- Jun 2021
I used to give my mom crap about that, because I was like, "Why couldn't you just start your life right here? What's so wrong about this? That you put us through all this stuff that we have nothing over there?" And then I realized when I came over here—I actually cried, because I'm like, "Damn, she did all that for us to have a better life."
Time in the US - Family
He was telling me it was 3,500, but the landlord was keeping 2,500 and giving him 1,000 of it. And I had found out, because the own landlord lady told me, and I had to move and I had to lose my job.
Return to Mexico - challenges - economic well-being Family relations - father tricking him for more money
I told my dad, "Dad, remember the last time you told me that it was this," he started laughing like in my face, like, "Oh, what are you talking about?"
Returning to Mexico - being reliant on his father - being alone- untrusting of father
That was it. I still got the paper. I got all my voluntary departure, everything.
Leaving the US - voluntary departure - Separation from family Feeling like a burden to his family
And that's the day I got caught up with the blunt in my ear and the security caught me. From there on, I had to go to court fighting the cases and then basically I just like—
Time in US - encounters with police - arrest Drug - taking drugs
Yeah, I still feel like I am. Sometimes it just hits you. Sometimes you're just alone in that bed and then everything just comes at you all at one time, and it sucks. But I tried to fight it as best as I can, because I know out of all these bad things that I'm going through, something's got to change.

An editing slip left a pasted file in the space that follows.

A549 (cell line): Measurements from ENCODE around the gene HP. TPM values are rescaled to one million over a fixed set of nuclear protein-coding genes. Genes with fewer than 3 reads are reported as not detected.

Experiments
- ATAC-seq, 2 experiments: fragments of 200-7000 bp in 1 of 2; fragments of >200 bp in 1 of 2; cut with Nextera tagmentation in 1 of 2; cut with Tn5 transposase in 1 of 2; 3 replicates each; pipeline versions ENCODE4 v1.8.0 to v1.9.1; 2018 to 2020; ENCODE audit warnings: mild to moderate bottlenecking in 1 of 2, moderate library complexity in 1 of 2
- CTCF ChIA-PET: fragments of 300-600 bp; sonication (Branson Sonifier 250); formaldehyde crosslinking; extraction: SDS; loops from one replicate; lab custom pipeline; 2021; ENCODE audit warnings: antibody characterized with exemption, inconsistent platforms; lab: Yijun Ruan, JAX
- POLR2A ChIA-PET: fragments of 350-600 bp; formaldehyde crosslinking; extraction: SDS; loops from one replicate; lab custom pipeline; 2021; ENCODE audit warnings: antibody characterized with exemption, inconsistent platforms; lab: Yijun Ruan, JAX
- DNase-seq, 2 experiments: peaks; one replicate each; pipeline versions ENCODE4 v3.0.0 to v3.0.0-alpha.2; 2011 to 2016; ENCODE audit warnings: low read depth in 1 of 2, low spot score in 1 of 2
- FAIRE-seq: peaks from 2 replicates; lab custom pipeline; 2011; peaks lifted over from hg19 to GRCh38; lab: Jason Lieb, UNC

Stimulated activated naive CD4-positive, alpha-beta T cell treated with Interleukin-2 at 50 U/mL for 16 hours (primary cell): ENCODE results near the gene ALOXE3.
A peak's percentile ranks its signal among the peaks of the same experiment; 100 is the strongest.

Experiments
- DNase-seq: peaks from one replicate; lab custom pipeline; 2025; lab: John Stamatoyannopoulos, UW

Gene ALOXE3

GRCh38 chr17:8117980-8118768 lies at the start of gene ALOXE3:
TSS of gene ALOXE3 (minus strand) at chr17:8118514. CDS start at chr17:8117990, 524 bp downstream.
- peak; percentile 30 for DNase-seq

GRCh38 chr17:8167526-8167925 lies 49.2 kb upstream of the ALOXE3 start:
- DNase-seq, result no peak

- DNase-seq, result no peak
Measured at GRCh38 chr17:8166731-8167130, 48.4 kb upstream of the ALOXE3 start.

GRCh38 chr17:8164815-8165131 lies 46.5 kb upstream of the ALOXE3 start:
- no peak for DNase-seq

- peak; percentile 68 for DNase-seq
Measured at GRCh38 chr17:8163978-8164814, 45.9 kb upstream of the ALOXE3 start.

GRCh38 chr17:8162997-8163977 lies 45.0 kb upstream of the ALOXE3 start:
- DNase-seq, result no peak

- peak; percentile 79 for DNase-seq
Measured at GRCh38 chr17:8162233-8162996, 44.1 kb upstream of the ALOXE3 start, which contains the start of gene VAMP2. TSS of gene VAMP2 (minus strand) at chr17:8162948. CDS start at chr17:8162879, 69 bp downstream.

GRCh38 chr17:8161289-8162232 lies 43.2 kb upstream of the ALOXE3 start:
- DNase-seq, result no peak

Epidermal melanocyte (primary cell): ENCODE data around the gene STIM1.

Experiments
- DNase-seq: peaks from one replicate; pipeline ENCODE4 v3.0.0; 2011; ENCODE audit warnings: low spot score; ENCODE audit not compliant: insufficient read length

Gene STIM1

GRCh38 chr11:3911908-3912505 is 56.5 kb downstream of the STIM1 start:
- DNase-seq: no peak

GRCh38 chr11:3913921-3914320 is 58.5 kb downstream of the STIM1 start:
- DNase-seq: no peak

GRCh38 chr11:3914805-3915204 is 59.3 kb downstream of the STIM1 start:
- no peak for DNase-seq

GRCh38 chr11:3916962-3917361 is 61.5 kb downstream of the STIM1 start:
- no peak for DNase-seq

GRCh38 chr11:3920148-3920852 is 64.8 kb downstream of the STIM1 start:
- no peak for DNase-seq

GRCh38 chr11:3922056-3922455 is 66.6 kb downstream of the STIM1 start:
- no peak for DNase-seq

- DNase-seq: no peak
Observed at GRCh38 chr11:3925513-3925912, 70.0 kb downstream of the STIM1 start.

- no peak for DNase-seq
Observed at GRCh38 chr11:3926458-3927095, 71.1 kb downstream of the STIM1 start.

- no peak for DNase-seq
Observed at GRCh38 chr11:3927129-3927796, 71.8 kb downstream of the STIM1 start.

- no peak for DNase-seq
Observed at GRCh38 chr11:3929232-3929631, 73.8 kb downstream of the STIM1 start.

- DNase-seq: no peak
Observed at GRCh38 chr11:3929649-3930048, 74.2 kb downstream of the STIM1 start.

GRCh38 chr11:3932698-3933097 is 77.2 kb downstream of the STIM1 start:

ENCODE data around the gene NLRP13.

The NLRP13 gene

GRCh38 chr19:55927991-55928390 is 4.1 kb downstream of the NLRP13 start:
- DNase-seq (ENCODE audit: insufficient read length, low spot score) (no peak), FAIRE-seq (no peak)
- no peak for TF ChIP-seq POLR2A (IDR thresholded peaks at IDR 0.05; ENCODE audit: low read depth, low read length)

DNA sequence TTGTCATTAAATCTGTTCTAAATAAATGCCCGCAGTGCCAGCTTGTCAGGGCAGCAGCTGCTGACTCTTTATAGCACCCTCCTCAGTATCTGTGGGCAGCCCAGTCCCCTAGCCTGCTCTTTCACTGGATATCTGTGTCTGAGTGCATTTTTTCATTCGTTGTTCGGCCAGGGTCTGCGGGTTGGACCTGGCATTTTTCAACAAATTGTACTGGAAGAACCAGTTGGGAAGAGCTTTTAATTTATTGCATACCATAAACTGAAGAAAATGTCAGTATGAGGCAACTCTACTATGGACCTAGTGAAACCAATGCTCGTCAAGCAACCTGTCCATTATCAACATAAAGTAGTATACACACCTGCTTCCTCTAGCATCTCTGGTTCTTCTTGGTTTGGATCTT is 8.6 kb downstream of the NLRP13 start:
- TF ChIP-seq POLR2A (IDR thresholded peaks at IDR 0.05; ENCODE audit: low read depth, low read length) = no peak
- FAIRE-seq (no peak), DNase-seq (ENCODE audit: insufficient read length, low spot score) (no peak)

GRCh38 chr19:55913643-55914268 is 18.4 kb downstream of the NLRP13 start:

Time in US - mental health - feeling despair - depression
So that was our rainbow child, Eli, and that's when I started going downhill, because my stuff got denied. I didn't have the privileges that every normal US citizen gets to have. So I had two kids, no way to provide for them.
Time in US - employment - documentation
When you smoke, it makes you feel like nothing is important. All your problems go away basically. And it was just like a coping mechanism to just go on every day with my life. I felt like if I didn't have that, there was no point. My life was whack.... There was one point in time that I had to smoke before I do something fun.
Time in US - taking drugs - coping mechanism - addiction
I don't like to be high because I used to fight a lot. I would always see that when I would smoke, I would always get beat up. This is an everyday thing fighting, because you have to. You are in the wrong hood, you're wearing the wrong color, you're going to get beat up.
Time in US - drugs - taking drugs - affiliation with gangs - fights
So sometimes when I do stupid stuff, I still have that mindset of a kid. It's weird. I don't know how to explain it. Just like I did a lot of stuff, because I felt like I got robbed of that time. So it's like, "You know what? If I go to a party and I get drunk and this and that and I get locked up—Oh well, I'm still young."
Time in US - childhood - memories